In August, Andrew Edwards passed the STEP Advanced Certificate in Will Preparation; he was over the moon. Talking about the moon, we had the sad news on 25
th August that Neil Armstrong, the first man on the moon, had died.
In September, according to the Office for National Statistics, the number of people out of work fell by 49,000 to 2.51 million in the previous three months and the Hillsborough Independent Panel report concluded that 41 of the 96 fatalities might have been saved but for the ‘multiple failures’ by emergency services and the police.
The entertainment world once again was saddened by the death of the American singer, Andy Williams and then, shocked to the core, by the news announced at the very end of the month, in advance of the ITV Documentary aired on Wednesday 3
rd October, that Jimmy Savile, our much-cherished TV personality was, in fact, a child abuser.
We had more angst regarding children in October, when police began a search for a missing five-year-old girl, April Jones. On October 8
th they arrested a local man, Mark Bridger.
At the end of October, Hurricane Sandy, a Category 2 storm, killed at least 209 people in the Caribbean, Bahamas, United States and Canada. The entire eastern seaboard from Florida to Maine was affected with severe damage in New Jersey and New York, where, on October 29
th, streets were flooded and tunnels and subways were closed.
The estimated cost of the damage caused by Sandy in the US was over $63 billion.
Some good news for those across the pond, as we had seen in the previous month, the news broadcast was the U.S. unemployment rate had fallen to 7.8 per cent in September; the lowest unemployment in 44 months.
And a new major scientific breakthrough in DNA uncovered some crucial information. Scientists have found that gene switches – once thought upon as junk - actually play vital roles in how cells, organs, and tissues behave.
Further arrests under the now-named ‘Operation Yewtree’; an investigation into allegations of sex abuse surrounding Savile and others saw Gary Glitter and Freddie Starr in the news in November. While in another child sex abuse scandal, lawyers for a falsely-accused, Lord McAlpine said they had identified up to 10,000 allegedly defamatory tweets and planned to sue Twitter users and broadcasters for libel.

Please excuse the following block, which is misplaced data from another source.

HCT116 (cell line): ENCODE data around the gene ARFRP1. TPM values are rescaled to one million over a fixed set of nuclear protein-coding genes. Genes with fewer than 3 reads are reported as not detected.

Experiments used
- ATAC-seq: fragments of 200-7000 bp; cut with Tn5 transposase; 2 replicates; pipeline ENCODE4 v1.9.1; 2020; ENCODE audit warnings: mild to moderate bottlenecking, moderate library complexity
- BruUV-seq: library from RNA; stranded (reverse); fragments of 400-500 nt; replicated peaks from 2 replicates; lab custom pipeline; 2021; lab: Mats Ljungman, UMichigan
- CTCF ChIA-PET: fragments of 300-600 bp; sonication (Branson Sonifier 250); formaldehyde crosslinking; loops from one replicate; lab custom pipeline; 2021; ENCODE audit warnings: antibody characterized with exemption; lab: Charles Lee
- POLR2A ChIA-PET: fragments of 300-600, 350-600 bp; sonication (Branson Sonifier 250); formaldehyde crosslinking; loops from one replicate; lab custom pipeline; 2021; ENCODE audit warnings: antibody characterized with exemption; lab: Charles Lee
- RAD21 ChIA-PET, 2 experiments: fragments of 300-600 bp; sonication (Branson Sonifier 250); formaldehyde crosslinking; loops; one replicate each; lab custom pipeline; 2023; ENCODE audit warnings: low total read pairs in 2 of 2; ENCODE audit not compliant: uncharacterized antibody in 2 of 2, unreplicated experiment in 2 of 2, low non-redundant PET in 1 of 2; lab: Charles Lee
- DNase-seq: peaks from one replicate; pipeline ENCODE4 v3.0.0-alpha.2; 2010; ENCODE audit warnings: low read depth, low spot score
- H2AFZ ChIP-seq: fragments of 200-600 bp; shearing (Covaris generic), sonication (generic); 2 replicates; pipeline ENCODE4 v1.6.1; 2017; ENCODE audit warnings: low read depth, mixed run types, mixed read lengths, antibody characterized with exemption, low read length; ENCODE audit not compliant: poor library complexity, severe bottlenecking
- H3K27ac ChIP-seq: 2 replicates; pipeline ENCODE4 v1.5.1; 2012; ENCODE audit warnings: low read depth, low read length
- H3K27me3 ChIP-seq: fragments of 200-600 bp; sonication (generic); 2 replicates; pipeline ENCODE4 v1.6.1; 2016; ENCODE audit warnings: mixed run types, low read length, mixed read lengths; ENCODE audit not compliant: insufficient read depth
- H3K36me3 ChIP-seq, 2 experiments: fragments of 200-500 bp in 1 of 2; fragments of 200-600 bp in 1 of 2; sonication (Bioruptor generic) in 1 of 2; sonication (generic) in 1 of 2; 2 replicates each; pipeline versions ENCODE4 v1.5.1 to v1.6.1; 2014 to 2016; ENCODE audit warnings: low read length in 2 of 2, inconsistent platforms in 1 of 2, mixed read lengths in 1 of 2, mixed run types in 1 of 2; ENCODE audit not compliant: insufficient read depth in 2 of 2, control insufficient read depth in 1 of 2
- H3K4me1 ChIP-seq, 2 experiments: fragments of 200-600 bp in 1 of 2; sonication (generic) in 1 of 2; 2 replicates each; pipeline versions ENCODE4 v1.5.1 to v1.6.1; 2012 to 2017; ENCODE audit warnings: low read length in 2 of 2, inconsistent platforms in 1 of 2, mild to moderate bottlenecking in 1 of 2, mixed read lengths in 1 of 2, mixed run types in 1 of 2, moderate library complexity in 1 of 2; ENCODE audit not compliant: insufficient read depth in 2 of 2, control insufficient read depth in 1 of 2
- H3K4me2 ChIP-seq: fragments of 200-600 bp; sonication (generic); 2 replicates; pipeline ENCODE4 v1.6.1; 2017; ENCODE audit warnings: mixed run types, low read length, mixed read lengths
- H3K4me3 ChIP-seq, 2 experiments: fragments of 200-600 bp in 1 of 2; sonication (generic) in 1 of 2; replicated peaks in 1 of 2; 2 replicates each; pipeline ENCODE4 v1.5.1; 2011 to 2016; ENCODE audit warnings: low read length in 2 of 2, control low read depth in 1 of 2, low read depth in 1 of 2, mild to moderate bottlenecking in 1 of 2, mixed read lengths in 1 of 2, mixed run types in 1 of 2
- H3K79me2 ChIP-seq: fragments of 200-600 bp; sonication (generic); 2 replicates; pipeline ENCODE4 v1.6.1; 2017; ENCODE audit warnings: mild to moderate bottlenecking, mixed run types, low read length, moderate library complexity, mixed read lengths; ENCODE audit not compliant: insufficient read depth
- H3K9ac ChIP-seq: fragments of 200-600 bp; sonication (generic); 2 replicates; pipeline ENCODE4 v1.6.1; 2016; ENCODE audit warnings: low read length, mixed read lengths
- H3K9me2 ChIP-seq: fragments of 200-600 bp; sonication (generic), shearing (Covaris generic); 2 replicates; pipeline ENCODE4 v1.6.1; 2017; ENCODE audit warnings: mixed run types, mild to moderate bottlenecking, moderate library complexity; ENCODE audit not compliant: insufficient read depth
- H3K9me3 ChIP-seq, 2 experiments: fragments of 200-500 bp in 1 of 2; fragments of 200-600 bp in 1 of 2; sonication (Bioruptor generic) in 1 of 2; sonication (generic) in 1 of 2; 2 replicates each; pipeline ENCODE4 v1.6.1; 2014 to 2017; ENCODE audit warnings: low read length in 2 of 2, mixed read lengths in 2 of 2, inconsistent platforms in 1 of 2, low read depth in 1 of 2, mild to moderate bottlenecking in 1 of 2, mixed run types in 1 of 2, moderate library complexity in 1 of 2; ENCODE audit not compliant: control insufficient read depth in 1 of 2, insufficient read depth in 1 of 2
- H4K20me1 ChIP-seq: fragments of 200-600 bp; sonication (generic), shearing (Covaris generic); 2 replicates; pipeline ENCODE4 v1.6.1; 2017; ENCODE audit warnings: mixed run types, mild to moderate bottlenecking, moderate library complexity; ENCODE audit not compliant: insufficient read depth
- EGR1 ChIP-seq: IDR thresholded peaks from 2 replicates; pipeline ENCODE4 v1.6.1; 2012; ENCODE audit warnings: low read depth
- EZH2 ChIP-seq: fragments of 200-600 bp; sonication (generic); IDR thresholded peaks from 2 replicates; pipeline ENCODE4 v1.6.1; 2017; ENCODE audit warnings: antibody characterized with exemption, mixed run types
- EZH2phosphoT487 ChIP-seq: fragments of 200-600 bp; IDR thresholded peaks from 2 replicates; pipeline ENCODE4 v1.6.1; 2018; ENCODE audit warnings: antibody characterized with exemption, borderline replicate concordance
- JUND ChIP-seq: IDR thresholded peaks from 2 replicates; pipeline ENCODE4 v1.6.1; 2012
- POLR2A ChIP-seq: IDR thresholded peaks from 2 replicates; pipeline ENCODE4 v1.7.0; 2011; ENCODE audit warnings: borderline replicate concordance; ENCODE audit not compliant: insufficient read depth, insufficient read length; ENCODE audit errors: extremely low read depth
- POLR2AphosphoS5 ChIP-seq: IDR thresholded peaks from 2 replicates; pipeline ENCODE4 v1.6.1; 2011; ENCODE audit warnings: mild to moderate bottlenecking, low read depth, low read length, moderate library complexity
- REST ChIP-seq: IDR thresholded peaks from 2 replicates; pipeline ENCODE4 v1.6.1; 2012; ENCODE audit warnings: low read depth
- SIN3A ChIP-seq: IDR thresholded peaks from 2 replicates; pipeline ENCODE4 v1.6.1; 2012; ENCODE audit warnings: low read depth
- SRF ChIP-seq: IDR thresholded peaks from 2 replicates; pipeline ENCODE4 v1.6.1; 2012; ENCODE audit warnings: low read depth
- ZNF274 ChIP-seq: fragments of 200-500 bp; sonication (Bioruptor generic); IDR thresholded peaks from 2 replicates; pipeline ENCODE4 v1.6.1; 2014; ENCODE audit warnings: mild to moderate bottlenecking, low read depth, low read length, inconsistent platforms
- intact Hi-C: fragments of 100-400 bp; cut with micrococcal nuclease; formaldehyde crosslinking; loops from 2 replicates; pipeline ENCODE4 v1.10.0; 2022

More sad news when, on 6 November, everybody’s favourite granddad, Clive Dunn, aka Corporal Jones, passed away. And even more on November 23rd, when Larry Hagman, aka J.R. Ewing died.
29 November 2012 Lord Justice Leveson's statement on the Leveson Inquiry (a judicial public inquiry into the practices, ethics culture and conduct of the British press and media after the News International phone hacking scandal of 2011) was published. Among other key points the report stressed the need for a new press standards body with a new code of conduct.
December began with the report of an imminent royal baby. Kate and William announced the happy news. A couple of days later and Kate was in hospital suffering from morning sickness. That wouldn’t have been too worrying except that, whilst Kate was a patient at the King Edward VII Hospital, London, two Australian DJs made a hoax call that allowed them to be transferred to a nurse who gave private details of Kate’s condition.
Traumatised by the faux pas, the nurse who transferred the call committed suicide. Ironically, Lord Leveson was in Australia at the time the news of nurse, Jacintha Saldanha’s death was given.
Friday 14th. The world was shocked as reports came in from Newtown,Connecticut. A gunman had killed 20 young children and six adults at SandyHook elementary school. President Obama said “Our hearts are broken today”. Many hope this will bring a change in the gun laws in the United States.
They said he was ‘slightly dotty’ and could have ‘walked straight out of an Edwardian novel’, but he was a firm favourite and had presented ‘The Sky at Night’ for over 50 years. On 9
th December 2012, Britain said goodbye to astronomer and presenter, Sir Patrick Moore. He died aged 89.
He did not believe that a stray planet would hit the world and cause its demise; and he would have known. Yet, here we are, at December 21
stand it is back to those Apocalypse theories. The end of the world is said to be due at 11:11am according to the ancient Mayan Mesoamerican Long Count calendar. The pre-Columbian civilisation predicted the completion of the ‘great cycle’ and some conclude that this heralds the end of time as we know it!
We may not reach the same conclusion, but what we can say about 2012 is that it was sensational with a capital ‘S’. Almost every month of the year had an event that could have been reported with a double exclamation mark.
All we can do now is to wish that the sensation continues – though only in a good way - over your Holiday Break and, in doing so, creates a sensational festive season for you and your family. However, next year, perhaps we’ll have less of the ‘sensation’ and more of the ‘prosperity’.
Thank you, 2012 – you were quite a year!